Saturday, February 26, 2011


Is there any relation between global warming and the foods consumed by human beings? It is known that agriculture and animal breeding contributes significantly to green house gas emission but hitherto food has been a "holy cow' not considered for any action that can ameliorate carbon emission to any significant extent. How ever a few concerned groups of activists want a drastic moderation of the diet in many western countries which are meat-centric so that emission reduction targets being committed by them can be met with minimum pain. Here is a take on this important issue.

"According to the Livewell report released by wildlife charity WWF and the Rowett Institute of Nutrition and Health, red and white meat are "hotspots" for environmental impact. Latest figures showed the UK diet currently includes around 16% meat. The Livewell 2020 regime would also involve eating more fruit, vegetables and cereal, and less processed products to reduce the environmental impact of the food industry. Authors of the report said the low-carbon diet, which still allows for chocolate, crisps and chips, would cost £28.40 per person per week compared with an average spend of £32.12 per person in 2009. It said: "With increasing recognition of the environmental impact of food and drink, future food policy and dietary advice need to go beyond the traditional focus on nutrient recommendations for health to include wider issues of sustainability." As well as a small percentage of meat, the Livewell 2020 diet also includes 35% fruit and vegetables, 29% bread, pasta, rice and potatoes and 15% dairy products".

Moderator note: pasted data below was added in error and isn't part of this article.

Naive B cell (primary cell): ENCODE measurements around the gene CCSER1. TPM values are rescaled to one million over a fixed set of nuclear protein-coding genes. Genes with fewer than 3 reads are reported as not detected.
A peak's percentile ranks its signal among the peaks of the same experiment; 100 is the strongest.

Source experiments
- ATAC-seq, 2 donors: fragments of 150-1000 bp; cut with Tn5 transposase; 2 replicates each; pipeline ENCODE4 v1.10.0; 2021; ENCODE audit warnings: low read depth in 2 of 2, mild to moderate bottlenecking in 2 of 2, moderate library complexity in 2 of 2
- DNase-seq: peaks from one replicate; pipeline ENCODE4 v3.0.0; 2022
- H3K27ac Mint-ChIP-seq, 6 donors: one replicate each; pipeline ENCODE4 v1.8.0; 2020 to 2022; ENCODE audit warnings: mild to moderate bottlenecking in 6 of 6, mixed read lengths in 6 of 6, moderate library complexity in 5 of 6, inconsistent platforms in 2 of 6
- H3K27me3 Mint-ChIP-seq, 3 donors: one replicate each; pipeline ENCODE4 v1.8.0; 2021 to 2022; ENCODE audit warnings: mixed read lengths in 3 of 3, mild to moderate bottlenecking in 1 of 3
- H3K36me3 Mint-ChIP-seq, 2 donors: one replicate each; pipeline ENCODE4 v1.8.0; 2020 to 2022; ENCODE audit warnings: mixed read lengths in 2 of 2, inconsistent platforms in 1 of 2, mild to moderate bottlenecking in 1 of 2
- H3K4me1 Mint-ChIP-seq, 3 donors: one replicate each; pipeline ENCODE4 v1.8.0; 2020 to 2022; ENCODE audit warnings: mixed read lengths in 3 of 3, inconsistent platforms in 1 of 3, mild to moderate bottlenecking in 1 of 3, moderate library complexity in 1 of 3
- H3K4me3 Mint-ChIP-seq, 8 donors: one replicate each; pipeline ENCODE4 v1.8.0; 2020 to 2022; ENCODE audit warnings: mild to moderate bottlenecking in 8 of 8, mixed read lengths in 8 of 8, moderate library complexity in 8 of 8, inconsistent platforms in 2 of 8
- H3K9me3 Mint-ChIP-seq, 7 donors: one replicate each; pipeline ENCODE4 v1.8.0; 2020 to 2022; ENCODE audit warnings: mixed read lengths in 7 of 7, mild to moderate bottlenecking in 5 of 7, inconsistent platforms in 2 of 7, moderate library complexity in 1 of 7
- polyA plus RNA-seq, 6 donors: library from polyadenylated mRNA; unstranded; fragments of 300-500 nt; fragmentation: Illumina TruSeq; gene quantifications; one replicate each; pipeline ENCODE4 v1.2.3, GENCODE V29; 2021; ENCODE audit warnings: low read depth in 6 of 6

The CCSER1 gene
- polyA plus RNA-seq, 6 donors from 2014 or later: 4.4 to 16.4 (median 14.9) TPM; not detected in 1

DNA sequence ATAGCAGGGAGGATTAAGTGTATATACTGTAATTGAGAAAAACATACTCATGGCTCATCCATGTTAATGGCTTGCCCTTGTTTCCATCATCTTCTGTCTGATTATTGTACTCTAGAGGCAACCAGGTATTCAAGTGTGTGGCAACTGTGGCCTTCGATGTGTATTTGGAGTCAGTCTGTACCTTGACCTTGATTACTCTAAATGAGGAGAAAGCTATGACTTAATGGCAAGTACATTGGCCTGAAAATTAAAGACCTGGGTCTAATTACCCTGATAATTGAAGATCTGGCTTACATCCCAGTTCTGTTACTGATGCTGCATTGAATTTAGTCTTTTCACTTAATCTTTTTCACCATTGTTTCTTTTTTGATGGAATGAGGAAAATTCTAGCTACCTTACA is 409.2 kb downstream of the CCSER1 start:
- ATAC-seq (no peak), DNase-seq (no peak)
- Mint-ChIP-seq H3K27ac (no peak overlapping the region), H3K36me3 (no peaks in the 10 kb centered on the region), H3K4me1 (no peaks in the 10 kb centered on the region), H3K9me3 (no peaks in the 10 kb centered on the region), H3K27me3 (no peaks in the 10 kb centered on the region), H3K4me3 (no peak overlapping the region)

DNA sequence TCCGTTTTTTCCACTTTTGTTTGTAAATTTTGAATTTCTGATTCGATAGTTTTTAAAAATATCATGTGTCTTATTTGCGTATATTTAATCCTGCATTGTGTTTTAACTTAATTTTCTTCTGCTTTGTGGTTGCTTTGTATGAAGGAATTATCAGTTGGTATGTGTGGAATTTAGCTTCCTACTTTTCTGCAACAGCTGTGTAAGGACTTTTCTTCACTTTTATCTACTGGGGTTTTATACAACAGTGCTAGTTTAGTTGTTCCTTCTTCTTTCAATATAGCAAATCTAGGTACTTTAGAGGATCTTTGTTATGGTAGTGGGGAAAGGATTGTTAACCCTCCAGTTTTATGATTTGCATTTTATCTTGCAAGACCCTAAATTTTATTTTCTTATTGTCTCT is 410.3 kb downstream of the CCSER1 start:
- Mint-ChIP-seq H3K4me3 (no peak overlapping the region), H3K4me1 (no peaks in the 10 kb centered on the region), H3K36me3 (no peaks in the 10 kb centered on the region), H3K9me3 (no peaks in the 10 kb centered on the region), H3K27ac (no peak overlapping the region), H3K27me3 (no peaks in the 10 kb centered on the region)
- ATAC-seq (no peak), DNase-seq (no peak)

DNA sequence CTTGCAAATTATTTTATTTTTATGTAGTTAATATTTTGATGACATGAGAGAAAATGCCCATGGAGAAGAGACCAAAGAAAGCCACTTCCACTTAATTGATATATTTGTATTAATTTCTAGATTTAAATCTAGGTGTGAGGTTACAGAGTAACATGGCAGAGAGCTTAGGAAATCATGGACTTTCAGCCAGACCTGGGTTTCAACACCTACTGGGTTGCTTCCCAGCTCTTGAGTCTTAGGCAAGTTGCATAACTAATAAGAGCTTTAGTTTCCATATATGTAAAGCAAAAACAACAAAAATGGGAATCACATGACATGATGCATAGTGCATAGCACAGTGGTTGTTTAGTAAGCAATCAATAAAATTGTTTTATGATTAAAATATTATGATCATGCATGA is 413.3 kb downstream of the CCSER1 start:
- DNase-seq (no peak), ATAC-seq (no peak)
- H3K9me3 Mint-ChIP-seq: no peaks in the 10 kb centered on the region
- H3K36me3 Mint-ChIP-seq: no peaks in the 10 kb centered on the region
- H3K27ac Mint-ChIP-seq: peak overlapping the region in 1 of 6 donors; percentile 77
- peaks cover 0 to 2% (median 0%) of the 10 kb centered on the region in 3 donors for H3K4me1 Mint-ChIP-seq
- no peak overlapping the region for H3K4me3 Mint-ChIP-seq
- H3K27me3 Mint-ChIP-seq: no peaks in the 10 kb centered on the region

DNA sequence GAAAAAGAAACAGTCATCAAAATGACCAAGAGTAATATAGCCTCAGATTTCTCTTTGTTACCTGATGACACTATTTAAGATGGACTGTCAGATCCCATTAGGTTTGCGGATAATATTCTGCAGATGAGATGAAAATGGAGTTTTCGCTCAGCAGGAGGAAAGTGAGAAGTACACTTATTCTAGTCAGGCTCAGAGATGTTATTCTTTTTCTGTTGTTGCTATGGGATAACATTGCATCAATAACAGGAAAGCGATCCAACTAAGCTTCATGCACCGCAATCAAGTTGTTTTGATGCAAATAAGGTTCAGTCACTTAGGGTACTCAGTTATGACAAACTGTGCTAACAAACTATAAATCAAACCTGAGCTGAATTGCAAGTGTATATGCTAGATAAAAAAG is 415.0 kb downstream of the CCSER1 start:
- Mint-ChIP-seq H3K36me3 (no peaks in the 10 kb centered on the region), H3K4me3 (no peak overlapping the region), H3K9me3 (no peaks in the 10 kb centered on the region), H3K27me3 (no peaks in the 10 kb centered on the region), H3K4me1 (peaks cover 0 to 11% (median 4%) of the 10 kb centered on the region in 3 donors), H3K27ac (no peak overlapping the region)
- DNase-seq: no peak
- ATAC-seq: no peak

"A seven-day sample menu included a breakfast of high-fibre cereal with semi-skimmed milk, wholemeal sandwiches for lunch and dishes such as chicken curry and rice, macaroni cheese and chilli beef tortillas for dinner. The report also said it was possible to reach the 2050 target of 70% less greenhouse emissions through a more limited diet. Colin Butfield, WWF's head of campaigns, said: "If we want to protect the species and forests that are at the heart of WWF's work, then we have to fundamentally change our food system. "Today's report gives a picture of a way of eating that is good for the planet and good for your health too. For some, it might even be cheaper. "This is not a radical proposal – it's a diet that contains meat or fish every day and that includes everything from chicken curry to macaroni cheese. "The debate on the environmental impacts of food has often been polarised around meat-eating versus vegetarianism. This is unhelpful".

In a country like the UK where average consumption of meat through the diet constitutes 16%, aspiring to bring it down to 4% may be too much to ask for. Nevertheless the very fact that food is recognized as a villain in carbon emission is a welcome development. Also praise worthy is the realization that food has connotations beyond nutrition and human health and the fact that the above group has been able to come out with an equally nutritious diet with just 4% meat speaks well about the awareness of the problem that confronts humanity to day. It may be recalled that some western critics had blamed developing countries with millions of smoke belching choolas (kitchen hearths) and heavily farting, methane emitting free roaming livestock animals for the global warming! "Sacrifice" is the answer for today's uncontrolled carbon emissions and sacrifice must be made equitably by every denizen in this world for a better tomorrow.


1 comment:

Supplements Canada said...

I'm really confused as to whether I have to eat or not to eat meat in my diet. I think I just have to reduce my intake of it and focus more on eating vegetables and fruits.